The Power of Pee: Researchers Develop Urine-Powered Fuel Cells

Urine powerPhoto: fudj

Human waste will never be looked at the same way again. Researchers from the Bristol Robotics Laboratory at the University of Bristol, England, recently reported in The Journal of Physical Chemistry that they’ve developed a fuel cell that uses urine to generate electricity.

The urine-tricity project consists of microbial fuel cells (MFC) that use bacteria to make urea, a chemical in urine, generate electricity. Wastewater treatment plants regularly use bacteria to break down waste, but the difference is that those processes are energy intensive, whereas Bristol’s approach actually generates energy, explains Dr. Ioannis Ieropoulos, a lead researcher at Bristol.

The amount of energy produced is minimal. One cell produces a current of 0.25mA, about enough to power a hearing aid. Though one cell’s output is miniscule, the team is working on making them smaller and stacking many of them together. At that point, power generation becomes a real possibility.

Since urine is produced everywhere, and a lot of it too — humans alone are estimated to produce 6.4 trillion liters a year — this idea has a strong local flavor. The ability to produce energy locally could give this technology an edge against other renewable energies such as solar and wind that are only cost-effective in certain areas.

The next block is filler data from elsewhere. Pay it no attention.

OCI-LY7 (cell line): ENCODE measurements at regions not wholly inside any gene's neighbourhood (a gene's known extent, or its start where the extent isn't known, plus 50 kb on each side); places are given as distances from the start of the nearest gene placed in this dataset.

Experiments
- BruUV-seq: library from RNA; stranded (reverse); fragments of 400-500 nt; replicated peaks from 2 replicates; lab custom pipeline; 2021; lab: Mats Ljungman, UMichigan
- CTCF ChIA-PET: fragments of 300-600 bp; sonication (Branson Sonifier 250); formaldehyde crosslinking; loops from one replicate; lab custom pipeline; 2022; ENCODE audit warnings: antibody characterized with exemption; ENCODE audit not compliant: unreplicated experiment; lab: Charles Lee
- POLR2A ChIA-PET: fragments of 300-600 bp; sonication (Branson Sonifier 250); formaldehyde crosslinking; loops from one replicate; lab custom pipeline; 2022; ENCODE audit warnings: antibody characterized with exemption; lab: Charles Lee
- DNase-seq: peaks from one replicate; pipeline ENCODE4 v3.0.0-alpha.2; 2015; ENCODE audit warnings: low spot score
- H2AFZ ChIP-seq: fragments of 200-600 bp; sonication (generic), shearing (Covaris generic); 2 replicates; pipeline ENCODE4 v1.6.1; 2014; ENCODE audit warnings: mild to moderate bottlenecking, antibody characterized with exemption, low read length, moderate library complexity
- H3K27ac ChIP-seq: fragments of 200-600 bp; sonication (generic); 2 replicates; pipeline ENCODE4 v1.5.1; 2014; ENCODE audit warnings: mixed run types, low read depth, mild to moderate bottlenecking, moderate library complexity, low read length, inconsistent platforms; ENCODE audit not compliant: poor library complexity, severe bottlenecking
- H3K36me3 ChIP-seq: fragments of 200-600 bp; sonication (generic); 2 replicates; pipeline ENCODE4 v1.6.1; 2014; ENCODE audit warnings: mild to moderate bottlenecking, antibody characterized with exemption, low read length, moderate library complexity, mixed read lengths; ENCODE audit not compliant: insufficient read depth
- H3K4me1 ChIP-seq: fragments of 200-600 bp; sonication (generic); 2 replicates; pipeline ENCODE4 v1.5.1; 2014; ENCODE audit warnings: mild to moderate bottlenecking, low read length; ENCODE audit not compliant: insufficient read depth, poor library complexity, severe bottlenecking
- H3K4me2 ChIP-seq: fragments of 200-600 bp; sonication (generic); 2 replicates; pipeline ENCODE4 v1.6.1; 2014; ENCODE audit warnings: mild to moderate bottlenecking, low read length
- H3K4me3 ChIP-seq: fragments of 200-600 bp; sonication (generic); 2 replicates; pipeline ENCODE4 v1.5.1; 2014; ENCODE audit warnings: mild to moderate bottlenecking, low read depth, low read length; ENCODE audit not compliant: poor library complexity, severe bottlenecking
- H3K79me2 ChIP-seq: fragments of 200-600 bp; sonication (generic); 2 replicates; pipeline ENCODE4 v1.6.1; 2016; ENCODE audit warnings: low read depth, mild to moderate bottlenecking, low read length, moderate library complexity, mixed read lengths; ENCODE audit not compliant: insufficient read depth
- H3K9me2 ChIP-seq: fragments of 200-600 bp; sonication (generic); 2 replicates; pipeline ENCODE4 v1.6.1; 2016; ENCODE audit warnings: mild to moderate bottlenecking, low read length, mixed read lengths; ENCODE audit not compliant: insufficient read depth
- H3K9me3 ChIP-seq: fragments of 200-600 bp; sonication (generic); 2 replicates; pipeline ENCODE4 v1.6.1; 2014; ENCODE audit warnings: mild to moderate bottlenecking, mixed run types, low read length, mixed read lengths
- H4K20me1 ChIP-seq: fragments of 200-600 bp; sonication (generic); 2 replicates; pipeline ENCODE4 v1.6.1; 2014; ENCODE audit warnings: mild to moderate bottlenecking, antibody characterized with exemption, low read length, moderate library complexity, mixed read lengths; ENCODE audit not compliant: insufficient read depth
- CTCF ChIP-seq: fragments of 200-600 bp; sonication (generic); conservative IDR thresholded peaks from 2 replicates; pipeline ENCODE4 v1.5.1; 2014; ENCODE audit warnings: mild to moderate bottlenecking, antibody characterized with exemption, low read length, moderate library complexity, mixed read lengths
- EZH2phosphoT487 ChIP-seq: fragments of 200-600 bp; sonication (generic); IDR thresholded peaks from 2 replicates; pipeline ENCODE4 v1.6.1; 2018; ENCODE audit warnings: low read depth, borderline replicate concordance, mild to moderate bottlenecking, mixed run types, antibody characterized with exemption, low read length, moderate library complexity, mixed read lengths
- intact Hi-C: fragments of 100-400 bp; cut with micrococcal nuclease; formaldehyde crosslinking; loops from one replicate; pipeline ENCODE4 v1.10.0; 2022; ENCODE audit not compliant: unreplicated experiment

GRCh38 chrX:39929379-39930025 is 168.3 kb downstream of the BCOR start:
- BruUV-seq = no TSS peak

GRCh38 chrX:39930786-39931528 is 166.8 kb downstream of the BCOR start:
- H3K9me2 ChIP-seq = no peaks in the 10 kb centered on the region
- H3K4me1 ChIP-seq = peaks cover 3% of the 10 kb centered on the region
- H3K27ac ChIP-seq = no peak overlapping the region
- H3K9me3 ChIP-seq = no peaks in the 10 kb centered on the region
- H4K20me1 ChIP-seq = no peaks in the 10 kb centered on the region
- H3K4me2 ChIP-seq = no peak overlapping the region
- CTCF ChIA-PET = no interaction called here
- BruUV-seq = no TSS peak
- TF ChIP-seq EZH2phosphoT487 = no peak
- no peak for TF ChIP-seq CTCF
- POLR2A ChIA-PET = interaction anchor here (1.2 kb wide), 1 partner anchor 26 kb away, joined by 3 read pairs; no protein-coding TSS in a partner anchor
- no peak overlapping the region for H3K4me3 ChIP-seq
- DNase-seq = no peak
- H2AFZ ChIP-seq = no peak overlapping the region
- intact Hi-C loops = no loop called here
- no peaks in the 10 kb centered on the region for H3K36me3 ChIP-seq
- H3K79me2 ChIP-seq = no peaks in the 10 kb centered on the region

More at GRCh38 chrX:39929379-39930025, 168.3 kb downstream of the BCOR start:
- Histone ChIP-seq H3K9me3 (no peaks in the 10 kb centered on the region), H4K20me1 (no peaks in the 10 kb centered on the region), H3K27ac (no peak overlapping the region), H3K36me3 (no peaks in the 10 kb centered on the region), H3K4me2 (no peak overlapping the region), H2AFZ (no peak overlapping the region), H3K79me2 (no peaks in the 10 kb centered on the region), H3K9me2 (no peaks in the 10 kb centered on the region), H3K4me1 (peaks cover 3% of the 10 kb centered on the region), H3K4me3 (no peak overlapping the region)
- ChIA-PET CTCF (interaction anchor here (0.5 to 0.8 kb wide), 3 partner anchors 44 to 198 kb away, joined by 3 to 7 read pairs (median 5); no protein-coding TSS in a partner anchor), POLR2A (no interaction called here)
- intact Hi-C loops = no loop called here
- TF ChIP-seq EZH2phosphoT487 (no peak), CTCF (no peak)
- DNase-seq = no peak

The team is initially targeting micro-generation for the home. That poses the big question of whether people are willing to separate their urine from their fecal matter. Toilets exist that can do the trick, it’s just a matter of getting people to convert. Another possibility is keeping the regular toilet and installing a urinal. A welcome addition to any bathroom for guys, but who knows, ladies may learn to go a different way too.

Urine contains organic compounds such as nitrogen and phosphorus that when released into the environment in large amounts can pollute rivers in much the same way fertilizer does. Wastewater treatment plants put much effort into filtering these compounds. MFCs can capture those nutrients to reuse as fertilizer, yet another benefit of this emerging technology.

It’s urine-tricity’s many benefits that excited the Bill and Melinda Gates Foundation to fund this project through their Grand Challenges Explorations program, an initiative aimed at facilitating unorthodox ideas capable of solving persistent health and development challenges. As a local source of power, urine-tricity can have a substantial impact on the developing world.

This project is not without its challenges. Aside from the societal shift in bathroom habits, there’s always the all-important challenge of being economical. It doesn’t matter how efficiently the technology works, if it isn’t cost-effective, it isn’t going to make it.

This technology is nothing new. Dr. Ieropoulos has been working with MFC technology for a decade now to power energetically autonomous robots called EcoBots. Older versions of the EcoBot have been powered by sugar, dead insects and food waste. These years of experience will no doubt lend legitimacy to a project that’s one among many in the competitive renewable energy field.

In the ’70s, John Lennon sang “Power to the People.” Michael Franti updated it in the ’90s to “Power to the Peaceful.” As fossil fuels become totally uncool in the ’10s, maybe we’ll now be singing a different tune altogether: “Power to the Pee-ple.”

Sources: 1, 2, 3